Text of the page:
This next step is the hardest. (It's why Step 2 needs to be learnt well - so they can give all their attention to this step).
Making shoelace loops needs lots of finger and hand coordination. Your child needs good coordination to make the first loop. They need even better coordination to make the second loop. This is because when learning your child can use two hands to make the first loop. But they can only use one hand to make the second one. This is because one hand needs to hold the other loop in place while the second one is being made.
When children are learning this stage it's best to have them make the first loop in their "non-dominant" hand (e.g. if they are right handed make it in their left hand). This is because their coordination in their non-dominant hand won't be as good. Using two hands will make it easier while they learn. They can then make the second and harder loop in their dominant hand with it's better coordination. Once they get the hang of doing this they can then learn to make each loop with one hand in the same way adults do up their laces. But it might take a while to reach this stage.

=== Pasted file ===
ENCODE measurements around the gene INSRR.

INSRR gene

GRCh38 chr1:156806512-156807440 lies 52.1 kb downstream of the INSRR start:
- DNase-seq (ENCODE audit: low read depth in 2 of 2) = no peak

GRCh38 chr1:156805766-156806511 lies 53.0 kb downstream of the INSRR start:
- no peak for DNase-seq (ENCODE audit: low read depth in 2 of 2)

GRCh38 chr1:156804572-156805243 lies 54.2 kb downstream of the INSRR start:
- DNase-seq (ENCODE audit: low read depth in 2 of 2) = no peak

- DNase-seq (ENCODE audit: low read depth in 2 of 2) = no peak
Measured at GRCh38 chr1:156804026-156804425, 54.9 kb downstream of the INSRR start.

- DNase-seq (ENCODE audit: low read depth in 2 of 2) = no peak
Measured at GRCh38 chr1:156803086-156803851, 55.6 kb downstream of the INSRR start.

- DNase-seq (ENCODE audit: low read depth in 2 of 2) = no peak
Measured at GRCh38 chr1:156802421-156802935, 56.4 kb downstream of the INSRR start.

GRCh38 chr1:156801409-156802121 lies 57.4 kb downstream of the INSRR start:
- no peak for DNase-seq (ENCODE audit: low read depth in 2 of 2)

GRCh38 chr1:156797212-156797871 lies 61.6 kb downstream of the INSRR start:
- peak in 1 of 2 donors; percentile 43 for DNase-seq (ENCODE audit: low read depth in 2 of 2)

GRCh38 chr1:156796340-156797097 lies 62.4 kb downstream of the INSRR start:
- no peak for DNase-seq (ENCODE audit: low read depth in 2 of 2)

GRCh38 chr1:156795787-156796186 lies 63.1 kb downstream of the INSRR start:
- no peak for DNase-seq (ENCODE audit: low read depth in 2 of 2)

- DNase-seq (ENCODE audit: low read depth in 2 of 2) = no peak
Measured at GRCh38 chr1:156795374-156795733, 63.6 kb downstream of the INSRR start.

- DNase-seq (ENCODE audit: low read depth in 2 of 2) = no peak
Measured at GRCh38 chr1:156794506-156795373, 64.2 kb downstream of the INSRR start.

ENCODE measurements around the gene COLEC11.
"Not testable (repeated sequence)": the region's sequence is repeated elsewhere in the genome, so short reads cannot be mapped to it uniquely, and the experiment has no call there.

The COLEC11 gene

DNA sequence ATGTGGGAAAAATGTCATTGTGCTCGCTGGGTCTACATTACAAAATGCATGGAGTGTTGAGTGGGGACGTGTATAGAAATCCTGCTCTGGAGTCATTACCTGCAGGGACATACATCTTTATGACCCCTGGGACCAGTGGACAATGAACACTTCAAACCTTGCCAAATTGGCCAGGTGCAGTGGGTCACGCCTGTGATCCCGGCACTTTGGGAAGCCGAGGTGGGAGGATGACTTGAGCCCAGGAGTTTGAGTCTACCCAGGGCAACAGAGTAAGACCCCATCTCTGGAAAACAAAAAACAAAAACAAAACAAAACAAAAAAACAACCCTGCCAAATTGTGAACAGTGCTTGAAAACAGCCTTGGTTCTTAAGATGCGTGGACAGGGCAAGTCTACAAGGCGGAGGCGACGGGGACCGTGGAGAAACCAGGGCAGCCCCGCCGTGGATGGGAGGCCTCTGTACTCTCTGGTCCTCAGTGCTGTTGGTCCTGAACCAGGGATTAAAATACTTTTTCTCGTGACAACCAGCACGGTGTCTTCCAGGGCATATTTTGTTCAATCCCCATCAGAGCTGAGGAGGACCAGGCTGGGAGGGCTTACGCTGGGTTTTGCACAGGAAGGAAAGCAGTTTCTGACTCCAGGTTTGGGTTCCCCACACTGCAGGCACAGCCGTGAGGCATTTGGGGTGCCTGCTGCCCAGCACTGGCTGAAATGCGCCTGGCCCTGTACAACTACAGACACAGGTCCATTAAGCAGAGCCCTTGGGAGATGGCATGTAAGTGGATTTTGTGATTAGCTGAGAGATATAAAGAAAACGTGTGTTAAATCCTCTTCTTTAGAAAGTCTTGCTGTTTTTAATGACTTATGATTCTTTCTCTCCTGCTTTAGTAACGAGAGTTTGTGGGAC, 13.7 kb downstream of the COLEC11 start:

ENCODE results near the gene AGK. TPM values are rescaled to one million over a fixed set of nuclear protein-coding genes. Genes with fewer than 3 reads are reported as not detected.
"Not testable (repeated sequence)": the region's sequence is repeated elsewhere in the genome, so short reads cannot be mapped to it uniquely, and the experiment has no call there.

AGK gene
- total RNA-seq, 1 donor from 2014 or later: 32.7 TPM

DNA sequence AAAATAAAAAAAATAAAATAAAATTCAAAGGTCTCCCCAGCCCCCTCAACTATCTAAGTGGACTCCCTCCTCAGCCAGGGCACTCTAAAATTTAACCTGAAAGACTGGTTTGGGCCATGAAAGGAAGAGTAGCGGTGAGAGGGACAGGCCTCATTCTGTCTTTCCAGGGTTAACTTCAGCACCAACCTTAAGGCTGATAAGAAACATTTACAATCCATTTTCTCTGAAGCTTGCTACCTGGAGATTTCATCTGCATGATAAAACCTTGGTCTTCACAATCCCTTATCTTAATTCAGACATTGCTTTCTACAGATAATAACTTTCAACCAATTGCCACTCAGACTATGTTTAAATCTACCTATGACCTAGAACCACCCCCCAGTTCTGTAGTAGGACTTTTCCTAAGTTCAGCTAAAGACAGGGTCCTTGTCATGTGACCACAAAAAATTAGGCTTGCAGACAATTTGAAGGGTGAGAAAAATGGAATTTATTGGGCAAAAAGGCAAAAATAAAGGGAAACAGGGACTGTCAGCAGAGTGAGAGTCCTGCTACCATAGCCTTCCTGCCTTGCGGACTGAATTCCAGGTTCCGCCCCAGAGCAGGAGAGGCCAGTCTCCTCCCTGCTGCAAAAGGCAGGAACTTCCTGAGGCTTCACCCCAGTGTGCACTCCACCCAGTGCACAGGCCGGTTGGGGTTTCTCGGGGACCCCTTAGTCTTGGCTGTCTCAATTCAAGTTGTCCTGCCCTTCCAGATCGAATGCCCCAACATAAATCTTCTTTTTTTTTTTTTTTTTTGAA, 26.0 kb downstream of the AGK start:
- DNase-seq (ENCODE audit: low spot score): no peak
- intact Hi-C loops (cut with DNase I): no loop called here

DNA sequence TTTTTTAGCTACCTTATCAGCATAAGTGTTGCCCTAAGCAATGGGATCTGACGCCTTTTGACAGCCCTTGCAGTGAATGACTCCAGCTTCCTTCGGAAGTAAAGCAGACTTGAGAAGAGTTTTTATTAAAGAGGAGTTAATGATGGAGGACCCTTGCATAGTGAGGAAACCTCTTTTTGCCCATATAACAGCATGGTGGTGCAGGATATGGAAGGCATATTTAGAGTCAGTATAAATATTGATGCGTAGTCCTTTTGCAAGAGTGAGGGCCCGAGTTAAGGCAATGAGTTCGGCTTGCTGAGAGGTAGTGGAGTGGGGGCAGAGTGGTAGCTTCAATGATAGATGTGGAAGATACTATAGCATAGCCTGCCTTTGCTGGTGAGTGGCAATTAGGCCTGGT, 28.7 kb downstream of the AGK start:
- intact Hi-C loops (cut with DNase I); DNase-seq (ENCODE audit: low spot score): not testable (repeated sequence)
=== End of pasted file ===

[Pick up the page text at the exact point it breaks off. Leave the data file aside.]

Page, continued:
Tying these loops together is hard in two ways. They need to make the same pattern they made in step 2 (another reason why that step is important). But they need to hold onto the loops so they don't slip out of their hands at the same time. This might seem easy but it's hard for a child. To help them make sure you show them the steps very slowly (the slower and more precise you can show your child the easier they will find it). It might take a lot of practice before your child can do this complicated step easily but practice helps.